Nepal at Crossroad
Nepal is a small, landlocked country located in South Asia. Nestled against the Himalayas, Nepal lies between India and China, south of Tibet. It is separated from Bangladesh by the narrow stretch of land Indian Siliguri Corridor and from Bhutan by the Indian state of Sikkim.
Nepal is divided into three geographic subregions known as Himalayan region, Mountain Region and the Terai Region. The Terai region is a fertile, low-lying marshy plain irrigated by tributaries of the Ganges and Brahmaputra rivers. The Terai supports over 90 percent of Nepal's 31 million people . Only 17 percent of the population lives in urban areas, the largest being the capital in the most developed Kathmandu Valley. Over 70 percent of population works in the agriculture sector (the major sector of Nepalese economy), accounting for 38 percent of the GDP.
The territory of modern Nepal was unified after the Anglo–Nepalese War in 1814-1816. In 1814 the British Army tried to conquer Nepal, but they were faced with Nepal’s soldiers – Gurkhas. When colonial Britain couldn't defeat them, they decided to join them. Thus Britain relied on the military support of elite Gurkha mercenaries to maintain influence on the subcontinent.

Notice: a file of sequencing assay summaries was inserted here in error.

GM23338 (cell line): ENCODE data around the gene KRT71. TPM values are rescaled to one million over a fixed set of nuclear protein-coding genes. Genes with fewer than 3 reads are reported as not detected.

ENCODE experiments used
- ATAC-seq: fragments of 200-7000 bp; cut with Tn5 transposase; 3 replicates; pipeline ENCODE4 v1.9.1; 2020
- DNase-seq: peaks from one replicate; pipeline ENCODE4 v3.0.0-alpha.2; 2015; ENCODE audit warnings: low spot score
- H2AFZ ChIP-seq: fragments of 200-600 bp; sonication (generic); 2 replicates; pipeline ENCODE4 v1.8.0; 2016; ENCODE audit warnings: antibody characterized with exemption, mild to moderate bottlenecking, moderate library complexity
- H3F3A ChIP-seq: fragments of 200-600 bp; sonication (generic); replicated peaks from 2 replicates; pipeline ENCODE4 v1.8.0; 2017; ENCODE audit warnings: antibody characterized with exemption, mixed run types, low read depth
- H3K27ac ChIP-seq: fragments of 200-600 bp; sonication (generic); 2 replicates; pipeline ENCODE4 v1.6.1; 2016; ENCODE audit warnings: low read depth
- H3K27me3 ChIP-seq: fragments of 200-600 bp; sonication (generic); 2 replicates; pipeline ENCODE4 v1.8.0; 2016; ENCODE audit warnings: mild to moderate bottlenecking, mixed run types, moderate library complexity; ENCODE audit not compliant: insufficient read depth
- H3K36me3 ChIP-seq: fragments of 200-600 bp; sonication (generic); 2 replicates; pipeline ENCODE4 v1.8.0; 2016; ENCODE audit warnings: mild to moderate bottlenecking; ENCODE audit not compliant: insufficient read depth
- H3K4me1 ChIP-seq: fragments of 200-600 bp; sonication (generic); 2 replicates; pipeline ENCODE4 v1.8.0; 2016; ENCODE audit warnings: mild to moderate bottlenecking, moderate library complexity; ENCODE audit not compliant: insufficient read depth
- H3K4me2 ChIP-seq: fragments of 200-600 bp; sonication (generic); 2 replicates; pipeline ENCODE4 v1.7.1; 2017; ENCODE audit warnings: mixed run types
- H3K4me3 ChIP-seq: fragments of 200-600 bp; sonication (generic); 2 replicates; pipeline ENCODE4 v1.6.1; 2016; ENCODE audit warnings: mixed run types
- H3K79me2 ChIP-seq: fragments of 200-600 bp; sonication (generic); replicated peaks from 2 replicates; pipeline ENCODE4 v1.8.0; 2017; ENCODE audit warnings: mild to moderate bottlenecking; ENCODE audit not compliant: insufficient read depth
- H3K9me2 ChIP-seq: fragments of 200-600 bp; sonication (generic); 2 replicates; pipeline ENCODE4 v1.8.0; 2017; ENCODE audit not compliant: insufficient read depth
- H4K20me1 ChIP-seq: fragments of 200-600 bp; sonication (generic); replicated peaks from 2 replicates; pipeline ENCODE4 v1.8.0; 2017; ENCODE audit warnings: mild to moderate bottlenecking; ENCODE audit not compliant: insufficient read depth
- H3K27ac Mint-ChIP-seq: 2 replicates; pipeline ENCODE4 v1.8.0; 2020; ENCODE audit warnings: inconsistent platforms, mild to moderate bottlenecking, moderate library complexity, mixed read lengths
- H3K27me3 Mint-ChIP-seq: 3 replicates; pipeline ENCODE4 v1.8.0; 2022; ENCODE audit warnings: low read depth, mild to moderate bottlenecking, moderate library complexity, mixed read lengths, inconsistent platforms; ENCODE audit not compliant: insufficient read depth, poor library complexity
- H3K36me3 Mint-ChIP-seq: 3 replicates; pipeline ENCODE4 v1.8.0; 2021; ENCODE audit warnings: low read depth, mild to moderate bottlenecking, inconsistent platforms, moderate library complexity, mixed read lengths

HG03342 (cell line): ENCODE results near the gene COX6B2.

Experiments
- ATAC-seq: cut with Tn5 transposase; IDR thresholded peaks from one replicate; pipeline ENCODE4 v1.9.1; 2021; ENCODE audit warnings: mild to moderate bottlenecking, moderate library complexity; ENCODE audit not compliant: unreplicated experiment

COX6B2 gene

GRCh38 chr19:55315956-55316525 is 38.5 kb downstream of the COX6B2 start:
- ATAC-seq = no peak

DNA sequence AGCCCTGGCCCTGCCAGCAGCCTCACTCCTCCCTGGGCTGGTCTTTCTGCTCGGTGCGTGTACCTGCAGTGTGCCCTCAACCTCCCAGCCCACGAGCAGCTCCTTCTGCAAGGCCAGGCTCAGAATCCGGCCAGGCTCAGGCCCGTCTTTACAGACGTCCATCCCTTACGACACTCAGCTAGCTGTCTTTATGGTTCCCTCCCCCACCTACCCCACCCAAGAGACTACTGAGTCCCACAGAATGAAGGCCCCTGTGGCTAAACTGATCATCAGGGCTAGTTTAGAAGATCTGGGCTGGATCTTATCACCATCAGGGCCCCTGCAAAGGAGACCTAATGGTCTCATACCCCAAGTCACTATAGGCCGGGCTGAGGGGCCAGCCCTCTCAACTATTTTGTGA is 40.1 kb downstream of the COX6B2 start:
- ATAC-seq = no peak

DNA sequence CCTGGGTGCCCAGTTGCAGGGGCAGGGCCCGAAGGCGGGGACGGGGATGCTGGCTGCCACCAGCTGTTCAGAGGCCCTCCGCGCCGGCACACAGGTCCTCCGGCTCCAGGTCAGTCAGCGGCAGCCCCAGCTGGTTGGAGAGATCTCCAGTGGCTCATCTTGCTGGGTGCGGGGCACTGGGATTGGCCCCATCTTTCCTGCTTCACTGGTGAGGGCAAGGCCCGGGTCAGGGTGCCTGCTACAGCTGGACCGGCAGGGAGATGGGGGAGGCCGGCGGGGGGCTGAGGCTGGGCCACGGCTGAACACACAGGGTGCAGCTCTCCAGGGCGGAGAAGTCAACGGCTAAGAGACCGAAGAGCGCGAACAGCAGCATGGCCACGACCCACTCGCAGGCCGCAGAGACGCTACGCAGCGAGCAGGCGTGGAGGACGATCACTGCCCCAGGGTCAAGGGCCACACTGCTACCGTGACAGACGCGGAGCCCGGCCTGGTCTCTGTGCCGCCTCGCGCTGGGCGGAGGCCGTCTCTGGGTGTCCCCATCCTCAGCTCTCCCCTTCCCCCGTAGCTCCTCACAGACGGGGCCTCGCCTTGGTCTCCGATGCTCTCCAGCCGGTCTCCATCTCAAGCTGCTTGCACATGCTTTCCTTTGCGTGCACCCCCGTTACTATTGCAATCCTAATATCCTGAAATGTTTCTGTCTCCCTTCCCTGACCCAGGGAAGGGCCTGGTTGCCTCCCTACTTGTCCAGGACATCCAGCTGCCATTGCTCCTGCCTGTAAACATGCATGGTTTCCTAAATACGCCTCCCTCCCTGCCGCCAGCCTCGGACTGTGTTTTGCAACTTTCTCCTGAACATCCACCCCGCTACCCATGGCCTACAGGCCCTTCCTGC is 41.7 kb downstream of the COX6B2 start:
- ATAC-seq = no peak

Nepal is one of the poorest countries in the world, besides is still struggling to overcome the effects of the civil war that disrupted the country for decade (1996-2006). The Communist Party of Nepal (Maoist) started a “People’s War” (labelled by them) with the intention of overthrowing a monarchy, overcoming caste discrimination and replacing the royal parliamentary system with a “People’s Republic”. As a result, the government lost grip of very large extent of territory where legal authority was destroyed, and militants’ regime was established. At last Nepal’ war ended in victory for the rebels in 2006. An interim House of Representatives was formed with Maoist members. The conflict has paralyzed local economic development and led to profound changes in the Nepalese society. Also Nepal's tourism industry suffered considerably.